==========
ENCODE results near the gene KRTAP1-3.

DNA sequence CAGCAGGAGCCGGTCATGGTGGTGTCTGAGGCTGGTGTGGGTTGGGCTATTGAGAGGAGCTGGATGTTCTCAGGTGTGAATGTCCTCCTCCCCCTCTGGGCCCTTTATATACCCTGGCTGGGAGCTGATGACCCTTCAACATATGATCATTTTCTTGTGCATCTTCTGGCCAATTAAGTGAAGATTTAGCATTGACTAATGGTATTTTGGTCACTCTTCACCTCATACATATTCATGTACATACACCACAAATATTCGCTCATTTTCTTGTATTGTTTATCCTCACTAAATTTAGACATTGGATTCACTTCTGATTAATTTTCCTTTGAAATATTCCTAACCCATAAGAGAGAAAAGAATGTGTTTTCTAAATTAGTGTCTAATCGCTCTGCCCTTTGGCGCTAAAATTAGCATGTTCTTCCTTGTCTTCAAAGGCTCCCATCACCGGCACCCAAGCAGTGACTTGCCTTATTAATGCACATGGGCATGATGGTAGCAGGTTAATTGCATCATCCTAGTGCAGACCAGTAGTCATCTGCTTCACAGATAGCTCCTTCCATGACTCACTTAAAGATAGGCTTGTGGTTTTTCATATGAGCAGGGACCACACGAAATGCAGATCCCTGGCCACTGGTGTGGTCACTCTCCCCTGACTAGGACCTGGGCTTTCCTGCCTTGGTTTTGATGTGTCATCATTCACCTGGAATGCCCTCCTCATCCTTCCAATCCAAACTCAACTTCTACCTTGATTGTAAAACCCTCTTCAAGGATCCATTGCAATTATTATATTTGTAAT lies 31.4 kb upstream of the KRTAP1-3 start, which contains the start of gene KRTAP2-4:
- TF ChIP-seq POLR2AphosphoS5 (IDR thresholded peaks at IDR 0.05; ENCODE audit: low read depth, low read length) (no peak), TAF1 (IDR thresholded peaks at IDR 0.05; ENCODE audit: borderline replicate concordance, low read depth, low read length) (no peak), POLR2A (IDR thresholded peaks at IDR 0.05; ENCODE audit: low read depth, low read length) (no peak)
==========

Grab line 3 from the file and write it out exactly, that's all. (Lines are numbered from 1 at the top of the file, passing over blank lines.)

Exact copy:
- TF ChIP-seq POLR2AphosphoS5 (IDR thresholded peaks at IDR 0.05; ENCODE audit: low read depth, low read length) (no peak), TAF1 (IDR thresholded peaks at IDR 0.05; ENCODE audit: borderline replicate concordance, low read depth, low read length) (no peak), POLR2A (IDR thresholded peaks at IDR 0.05; ENCODE audit: low read depth, low read length) (no peak)